Abstract: One of the most versatile tools designed for use on the International Space Station (ISS) is the Special Purpose Dexterous Manipulator (SPDM) robot. Operators for this system are trained at NASA Johnson Space Center using a robotic simulator, the Dexterous Manipulator Trainer (DMT), which performs most SPDM functions under normal static Earth gravitational forces. The SPDM is controlled from a standard Robotic Workstation. A key feature of the SPDM and DMT is the Force/Moment Accommodation (FMA) system, which limits the contact forces and moments acting on the robot components, on its payload – an Orbital Replaceable Unit (ORU) – and on the receptacle for the ORU. The FMA system helps to automatically alleviate any binding of the ORU as it is inserted or withdrawn from a receptacle, but it is limited in its correction capability. A successful ORU insertion generally requires that the reference axes of the ORU and receptacle be aligned to within approximately 0.25 inch and 0.5 degree of nominal values. The only guides available for the operator to achieve these alignment tolerances are views from any available video cameras. No special registration markings are provided on the ORU or receptacle, so the operator must use the intrinsic features in the video display to perform the pre-insertion alignment task. Since optimum camera views may not be available and dynamic orbital lighting conditions may limit viewing periods, long times are anticipated for performing some ORU insertion or extraction operations. This study explored the feasibility of using augmented reality (AR) to assist with SPDM operations. Geometric graphical symbols were overlaid on the end effector camera view to afford cues to assist the operator in attaining adequate pre-insertion ORU alignment.



  10. Suderman, M.T.; McCarthy, M.; Mossell, E.; Watts4, D.M.; Peters, C.J.; Shope, R.; and Goodwin, T.J., Three-Dimensional Human Bronchial-Tracheal Epithelial Tissue-Like Assemblies (TLAs) as Hosts For Severe Acute Respiratory Syndrome (SARS)-CoV Infection, TP-2006-213723, 6/1/2006, pp. 40, Location unavailable.

    Keywords: Global positioning system, position indicators, orbit determination, space navigation, software engineering, software reliability.

    Abstract: A three-dimensional (3-D) tissue-like assembly (TLA) of human bronchial-tracheal mesenchymal (HBTC) cells with an overlay of human bronchial epithelial (BEAS-2B) cells was constructed using a NASA Bioreactor to survey the infectivity of SARS-CoV. This TLA was inoculated with a low passage number Urbani strain of SARS-CoV. At selected intervals over a 10-day period, media and cell aliquots of the 3-D TLA were harvested for viral titer assay and for light and electron microscopy examination. All viral titer assays were negative in both BEAS-2B two-dimensional monolayer and TLA. Light microscopy immunohistochemistry demonstrated antigen–antibody reactivity with anti-SARS-CoV polyclonal antibody to spike and nuclear proteins on cell membranes and cytoplasm. Coronavirus Group 2 cross-reactivity was demonstrated by positive reaction to anti-FIPV 1 and anti-FIPV 1 and 2 antibodies. TLA examination by transmission electron microscopy indicated increasing cytoplasmic vacuolation with numerous electron-dense bodies measuring 45 to 270 nm from days 4 through 10. There was no evidence of membrane blebbing, membrane duplication, or fragmentation of organelles in the TLAs. However, progressive disruption of endoplasmic reticulum was observed throughout the cells. Antibody response to SARS-CoV specific spike and nucleocapsid glycoproteins, cross-reactivity with FIPV antibodies, and the cytoplasmic pathology suggests this HBTE TLA model is permissive to SARS-CoV infection.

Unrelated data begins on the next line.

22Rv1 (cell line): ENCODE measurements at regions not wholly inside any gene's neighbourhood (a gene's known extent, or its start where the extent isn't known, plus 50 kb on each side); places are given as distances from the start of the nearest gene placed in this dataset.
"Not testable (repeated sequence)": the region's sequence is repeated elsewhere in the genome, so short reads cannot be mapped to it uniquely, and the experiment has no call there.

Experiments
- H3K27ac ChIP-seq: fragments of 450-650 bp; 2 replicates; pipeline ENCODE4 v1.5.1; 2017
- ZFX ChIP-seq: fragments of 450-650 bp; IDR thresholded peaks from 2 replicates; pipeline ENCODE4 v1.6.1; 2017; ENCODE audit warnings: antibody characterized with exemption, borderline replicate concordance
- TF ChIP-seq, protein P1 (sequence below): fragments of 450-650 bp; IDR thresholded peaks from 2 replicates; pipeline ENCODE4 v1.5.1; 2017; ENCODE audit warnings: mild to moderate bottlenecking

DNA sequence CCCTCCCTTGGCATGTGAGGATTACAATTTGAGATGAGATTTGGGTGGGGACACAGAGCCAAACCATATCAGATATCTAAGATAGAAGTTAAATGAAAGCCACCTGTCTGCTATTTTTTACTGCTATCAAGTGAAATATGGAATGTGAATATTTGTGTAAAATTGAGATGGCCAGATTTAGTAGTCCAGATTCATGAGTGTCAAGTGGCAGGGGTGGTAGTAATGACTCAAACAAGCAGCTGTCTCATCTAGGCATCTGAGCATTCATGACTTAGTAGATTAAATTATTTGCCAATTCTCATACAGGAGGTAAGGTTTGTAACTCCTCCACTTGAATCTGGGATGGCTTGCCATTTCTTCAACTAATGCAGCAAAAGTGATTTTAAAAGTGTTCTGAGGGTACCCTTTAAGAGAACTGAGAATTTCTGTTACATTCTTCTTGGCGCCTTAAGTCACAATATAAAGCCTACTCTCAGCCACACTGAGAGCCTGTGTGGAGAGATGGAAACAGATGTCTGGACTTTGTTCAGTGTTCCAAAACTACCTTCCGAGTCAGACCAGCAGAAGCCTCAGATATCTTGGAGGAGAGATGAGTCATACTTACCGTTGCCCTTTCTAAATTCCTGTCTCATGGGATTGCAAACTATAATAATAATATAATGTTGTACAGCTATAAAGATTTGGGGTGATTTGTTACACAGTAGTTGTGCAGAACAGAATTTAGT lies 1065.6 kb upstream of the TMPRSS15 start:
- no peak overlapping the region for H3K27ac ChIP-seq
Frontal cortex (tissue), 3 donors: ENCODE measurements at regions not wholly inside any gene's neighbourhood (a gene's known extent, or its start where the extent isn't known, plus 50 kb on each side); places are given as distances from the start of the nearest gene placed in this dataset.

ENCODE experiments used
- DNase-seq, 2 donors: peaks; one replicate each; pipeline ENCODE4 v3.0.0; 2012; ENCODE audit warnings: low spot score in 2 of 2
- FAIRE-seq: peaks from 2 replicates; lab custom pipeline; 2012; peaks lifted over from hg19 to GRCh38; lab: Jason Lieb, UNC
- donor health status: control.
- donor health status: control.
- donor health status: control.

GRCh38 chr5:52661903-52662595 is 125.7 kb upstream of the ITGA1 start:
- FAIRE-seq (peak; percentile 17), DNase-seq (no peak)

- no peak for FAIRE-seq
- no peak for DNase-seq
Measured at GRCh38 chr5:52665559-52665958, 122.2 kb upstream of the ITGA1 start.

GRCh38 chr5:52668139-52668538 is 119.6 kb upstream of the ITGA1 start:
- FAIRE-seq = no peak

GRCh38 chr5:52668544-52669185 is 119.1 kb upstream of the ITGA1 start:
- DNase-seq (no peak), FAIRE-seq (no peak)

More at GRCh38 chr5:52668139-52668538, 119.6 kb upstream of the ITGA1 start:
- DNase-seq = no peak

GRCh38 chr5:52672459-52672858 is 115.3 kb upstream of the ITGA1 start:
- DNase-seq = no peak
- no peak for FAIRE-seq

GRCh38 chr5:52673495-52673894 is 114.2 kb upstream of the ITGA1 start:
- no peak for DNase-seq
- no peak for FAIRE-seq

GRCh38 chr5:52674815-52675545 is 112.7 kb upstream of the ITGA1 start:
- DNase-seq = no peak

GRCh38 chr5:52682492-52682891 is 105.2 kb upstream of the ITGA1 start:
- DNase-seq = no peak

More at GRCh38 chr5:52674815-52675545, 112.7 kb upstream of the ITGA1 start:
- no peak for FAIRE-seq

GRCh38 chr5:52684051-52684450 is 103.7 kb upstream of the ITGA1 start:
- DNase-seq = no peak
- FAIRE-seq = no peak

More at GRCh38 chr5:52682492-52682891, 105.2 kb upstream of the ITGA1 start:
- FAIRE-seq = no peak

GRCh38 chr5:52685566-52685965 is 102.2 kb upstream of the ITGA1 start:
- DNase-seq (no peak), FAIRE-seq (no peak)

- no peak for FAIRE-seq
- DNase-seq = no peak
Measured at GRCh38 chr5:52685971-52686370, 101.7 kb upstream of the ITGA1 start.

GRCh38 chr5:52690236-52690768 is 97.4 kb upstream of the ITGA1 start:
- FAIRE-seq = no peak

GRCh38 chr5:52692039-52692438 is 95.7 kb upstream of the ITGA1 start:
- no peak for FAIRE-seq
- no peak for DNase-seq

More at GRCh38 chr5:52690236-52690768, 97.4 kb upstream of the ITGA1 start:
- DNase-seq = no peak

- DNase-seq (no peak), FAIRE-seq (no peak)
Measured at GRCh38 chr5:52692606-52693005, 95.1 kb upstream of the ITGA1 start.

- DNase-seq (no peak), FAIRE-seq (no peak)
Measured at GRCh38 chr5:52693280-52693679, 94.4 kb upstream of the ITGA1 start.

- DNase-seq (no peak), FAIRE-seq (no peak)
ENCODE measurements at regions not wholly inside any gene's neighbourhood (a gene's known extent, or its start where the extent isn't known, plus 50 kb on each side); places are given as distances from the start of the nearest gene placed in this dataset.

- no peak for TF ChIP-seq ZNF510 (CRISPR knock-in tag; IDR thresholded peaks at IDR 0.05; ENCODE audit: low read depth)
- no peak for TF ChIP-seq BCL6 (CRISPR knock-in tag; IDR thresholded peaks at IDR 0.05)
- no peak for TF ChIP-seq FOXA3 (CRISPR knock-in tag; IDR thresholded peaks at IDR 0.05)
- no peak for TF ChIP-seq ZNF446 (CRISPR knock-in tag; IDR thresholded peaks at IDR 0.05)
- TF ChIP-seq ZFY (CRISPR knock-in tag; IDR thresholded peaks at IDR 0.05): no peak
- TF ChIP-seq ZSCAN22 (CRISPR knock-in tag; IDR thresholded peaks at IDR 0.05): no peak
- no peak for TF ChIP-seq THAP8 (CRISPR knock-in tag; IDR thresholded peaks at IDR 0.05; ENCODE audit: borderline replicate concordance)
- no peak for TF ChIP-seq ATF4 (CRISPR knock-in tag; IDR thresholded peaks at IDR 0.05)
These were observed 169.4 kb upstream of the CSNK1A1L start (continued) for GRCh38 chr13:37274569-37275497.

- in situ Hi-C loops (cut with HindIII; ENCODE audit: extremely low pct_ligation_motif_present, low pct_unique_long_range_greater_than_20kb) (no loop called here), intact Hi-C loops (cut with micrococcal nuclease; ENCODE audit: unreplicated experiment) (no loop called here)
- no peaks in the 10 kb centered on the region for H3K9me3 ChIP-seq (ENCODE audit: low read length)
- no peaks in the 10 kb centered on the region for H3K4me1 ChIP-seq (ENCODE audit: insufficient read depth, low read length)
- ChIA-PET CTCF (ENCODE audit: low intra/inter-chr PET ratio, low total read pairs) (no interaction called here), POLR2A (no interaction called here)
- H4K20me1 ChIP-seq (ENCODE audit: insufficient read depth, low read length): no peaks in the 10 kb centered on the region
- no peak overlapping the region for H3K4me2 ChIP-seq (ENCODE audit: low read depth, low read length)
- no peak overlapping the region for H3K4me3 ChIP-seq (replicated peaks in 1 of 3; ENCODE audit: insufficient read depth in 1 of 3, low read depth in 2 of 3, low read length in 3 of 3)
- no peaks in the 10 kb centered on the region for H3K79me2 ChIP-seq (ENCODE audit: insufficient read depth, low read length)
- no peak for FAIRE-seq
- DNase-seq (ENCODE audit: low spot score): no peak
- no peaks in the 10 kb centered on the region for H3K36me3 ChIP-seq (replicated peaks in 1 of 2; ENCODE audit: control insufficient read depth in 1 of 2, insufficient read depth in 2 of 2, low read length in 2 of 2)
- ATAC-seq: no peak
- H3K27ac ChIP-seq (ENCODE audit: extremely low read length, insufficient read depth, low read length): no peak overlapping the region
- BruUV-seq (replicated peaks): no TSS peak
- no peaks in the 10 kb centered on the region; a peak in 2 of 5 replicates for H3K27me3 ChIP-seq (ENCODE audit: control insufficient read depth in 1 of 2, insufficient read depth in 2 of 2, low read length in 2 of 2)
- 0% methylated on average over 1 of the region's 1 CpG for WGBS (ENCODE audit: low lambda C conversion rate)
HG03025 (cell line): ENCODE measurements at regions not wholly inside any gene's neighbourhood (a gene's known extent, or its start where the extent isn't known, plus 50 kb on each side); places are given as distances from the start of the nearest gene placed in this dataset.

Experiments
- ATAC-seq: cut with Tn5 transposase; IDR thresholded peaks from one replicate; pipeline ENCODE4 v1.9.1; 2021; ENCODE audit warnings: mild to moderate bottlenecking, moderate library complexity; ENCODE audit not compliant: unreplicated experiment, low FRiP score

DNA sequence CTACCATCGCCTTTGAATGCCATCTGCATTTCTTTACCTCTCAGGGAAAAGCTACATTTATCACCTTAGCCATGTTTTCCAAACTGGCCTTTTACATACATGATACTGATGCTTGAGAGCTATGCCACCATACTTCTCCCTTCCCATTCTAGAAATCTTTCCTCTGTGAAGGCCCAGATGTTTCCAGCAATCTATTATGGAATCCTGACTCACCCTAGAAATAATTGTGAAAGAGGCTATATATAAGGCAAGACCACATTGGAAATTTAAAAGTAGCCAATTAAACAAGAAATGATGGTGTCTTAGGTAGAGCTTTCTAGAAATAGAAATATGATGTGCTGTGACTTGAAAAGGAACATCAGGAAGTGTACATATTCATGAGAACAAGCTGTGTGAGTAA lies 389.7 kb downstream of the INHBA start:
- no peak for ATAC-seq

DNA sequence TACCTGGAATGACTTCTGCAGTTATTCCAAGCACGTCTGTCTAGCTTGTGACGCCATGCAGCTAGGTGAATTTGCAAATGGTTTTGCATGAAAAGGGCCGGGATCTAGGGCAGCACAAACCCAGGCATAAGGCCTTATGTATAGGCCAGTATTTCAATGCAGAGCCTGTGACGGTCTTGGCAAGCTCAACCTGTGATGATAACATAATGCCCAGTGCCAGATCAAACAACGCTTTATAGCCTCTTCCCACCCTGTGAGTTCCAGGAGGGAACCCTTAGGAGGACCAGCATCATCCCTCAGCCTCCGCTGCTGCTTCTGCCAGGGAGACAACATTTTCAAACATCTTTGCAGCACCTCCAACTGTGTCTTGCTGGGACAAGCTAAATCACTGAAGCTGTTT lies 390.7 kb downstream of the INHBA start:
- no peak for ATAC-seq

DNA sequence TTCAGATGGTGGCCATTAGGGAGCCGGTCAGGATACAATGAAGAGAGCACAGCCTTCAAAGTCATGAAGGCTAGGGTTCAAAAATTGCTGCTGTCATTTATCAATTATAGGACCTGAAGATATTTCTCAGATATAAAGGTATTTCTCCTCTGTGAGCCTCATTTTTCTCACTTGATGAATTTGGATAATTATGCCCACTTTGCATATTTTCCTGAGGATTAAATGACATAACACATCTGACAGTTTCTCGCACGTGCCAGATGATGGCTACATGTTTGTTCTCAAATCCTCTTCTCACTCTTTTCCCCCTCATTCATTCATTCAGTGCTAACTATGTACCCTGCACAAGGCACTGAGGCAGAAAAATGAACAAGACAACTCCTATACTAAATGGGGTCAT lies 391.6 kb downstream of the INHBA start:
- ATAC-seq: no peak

11. Prepared by: Space and Life Sciences Directorate, C-9 and Other Microgravity Simulations, TM-2006-213727, 9/15/2006, pp. 202, Location unavailable.

    Keywords: Weightlessness, weightlessness simulation, parabolic flight, zero gravity, aerospace medicine, astronaut performance, bioprocessing, space manufacturing.

    Abstract: This document represents a summary of medical and scientific evaluations conducted aboard the C-9 or other NASA-sponsored aircraft from June 30, 2005, to June 30, 2006. Included is a general overview of investigations manifested and coordinated by the Human Adaptation and Countermeasures Office. A collection of brief reports that describe tests conducted aboard the NASA-sponsored aircraft follows the overview. Principal investigators and test engineers contributed significantly to the content of the report, describing their particular experiment or hardware evaluation. Although this document follows general guidelines, the format of individual reports varies to accommodate differences in experiment design and procedures. This document concludes with an appendix that provides background information concerning the Reduced Gravity Program.



  12. Sandra A. Wagner, The Apollo Experience Lessons Learned for Constellation Lunar Dust Management, TP-2006-213726, 10/1/2006, pp. 71, Location unavailable.

    Keywords: Apollo, lunar dust, exploration vision, lessons learned, lunar module, command modlue, contamination

    Abstract: The Apollo Mission Reports and Technical Debriefs were used to identify problems, solutions, and lessons learned. These documents were chosen because they were prepared immediately after the missions, while crewmembers memories of their lunar experience were still fresh. This report intentionally did not include later documentation and statements by crews, because memories fade and change, this methodology should produce a historically factual report. This report should be considered a starting point.



  13. Julie A. Robinson,* Jennifer L. Rhatigan,* David K. Baumann,* Judy Tate,** Tracy Thumm**, International Space Station Research Summary Through Expedition 10, TP-2006-213146, 9/1/2006, pp. 142, Location unavailable.

    Keywords: International Space Station; research facilities; bioastronautics; space technology experiments; biology; physical science, space flight, technology assessment